SATERN, as an organization, strives to view message transfers with the mission “Get the message through”. Along with that montra, comes the need to be accurate and reliable. The SSB net trains extensively to have participants recognize and handle messages properly.
There comes a point at which either the volume of messages, the conditions under which a message is transfered, and the experience of the operators involved determine the result.
The illustration above is but one node in a diverse and completely replicable scheme that serves training and deployment alike. In the training mode, local groups work together to form a working group of SATERN centric communication stations. The extensive use of the higher frequency bands is on purpose. These particular bands provide low noise, high speed data transfer with a higher degree of reliability than HF channels where short distance communication is the goal.
Local and Regional SATERN groups of this nature are essential for the reasons outlined numberous times on the SATERN International Digital Net, and in many training messages. From this pool of operators, come the candidates that may provide service in deployment, or during a localized event that requires more local support than the wide-area response provides.
Working mostly with local Corps commanders, SATERN local and regional groups support the specific needs of the troops on the ground in events that require local support.
It should be obvious from the illustration how this happens. Using resources within the area affected (or covered by the local group nets), SATERN can provide rapid and accurate data messaging where there is damage to the local infrastructure. This scenario has played out time and time again during and after events like tornadoes, hurricanes, and earthquakes.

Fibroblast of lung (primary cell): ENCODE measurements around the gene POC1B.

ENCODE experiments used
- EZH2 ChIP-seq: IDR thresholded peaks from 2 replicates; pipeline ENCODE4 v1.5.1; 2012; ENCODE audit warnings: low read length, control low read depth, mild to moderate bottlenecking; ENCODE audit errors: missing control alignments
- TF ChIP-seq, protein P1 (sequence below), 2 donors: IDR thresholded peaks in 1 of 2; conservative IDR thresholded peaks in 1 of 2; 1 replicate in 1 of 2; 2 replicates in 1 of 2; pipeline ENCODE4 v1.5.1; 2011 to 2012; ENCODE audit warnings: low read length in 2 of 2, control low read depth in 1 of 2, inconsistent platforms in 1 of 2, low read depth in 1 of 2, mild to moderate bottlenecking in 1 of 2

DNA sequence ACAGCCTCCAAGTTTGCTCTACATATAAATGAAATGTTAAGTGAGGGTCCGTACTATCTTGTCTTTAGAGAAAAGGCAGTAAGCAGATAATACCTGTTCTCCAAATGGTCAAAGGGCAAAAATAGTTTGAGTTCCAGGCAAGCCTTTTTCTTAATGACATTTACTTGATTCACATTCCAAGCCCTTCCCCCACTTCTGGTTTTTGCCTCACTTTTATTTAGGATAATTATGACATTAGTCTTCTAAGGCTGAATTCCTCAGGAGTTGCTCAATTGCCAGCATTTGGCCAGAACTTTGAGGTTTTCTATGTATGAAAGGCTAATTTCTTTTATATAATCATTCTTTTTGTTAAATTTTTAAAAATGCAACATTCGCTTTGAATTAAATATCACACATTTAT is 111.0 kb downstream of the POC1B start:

All too often, overconfident local officials and first responders relay on GMRS, trunking, digital trunking, and other communication resources that are not hardened against catastrophy. When it happens, these resources fail. That is when the amateur radio community is called on for help.
Using our diverse digital footprint, SATERN is able to be there to support the work of The Salvation Army EDS as they respond with help in recovery. Tactical support is needed by the Army to communicate with local Commanders and with Territorial and National headquarters. Local commanders may use the wide–area resource to move messages out of the affected area quickly and with confidence in the error–free reception of each message.
Where SATERN is called on to partner with cooperationg agencies, we can become an ajunct to the overall communication network and provide the same reliable resource afforded EDS.
The SATERN leadership has long advocated the cooperation of local SATERN–centric ham radio groups to train and prepare hams for events where local support is important and/or critical.
The importance of such groups cannot be overstated. A diverse radio network needs the ability to form and maintain ad hoc networks where critical communication is to be established. Trained and prepared local SATERN hams are an integral part of that effort.
This effort requires not only flexibility, and reliability, but interoperability with local NGOs and government agencies alike. That aspect does not come automatically. It must be established, tested, proven and tested again. To do so, requires activity along those goals. Regular net meetings, participation in local events, support of non–emergency activity (like marathon races and bikeathon races) all serve to train, practice, and prove the utility of SATERN digital hams.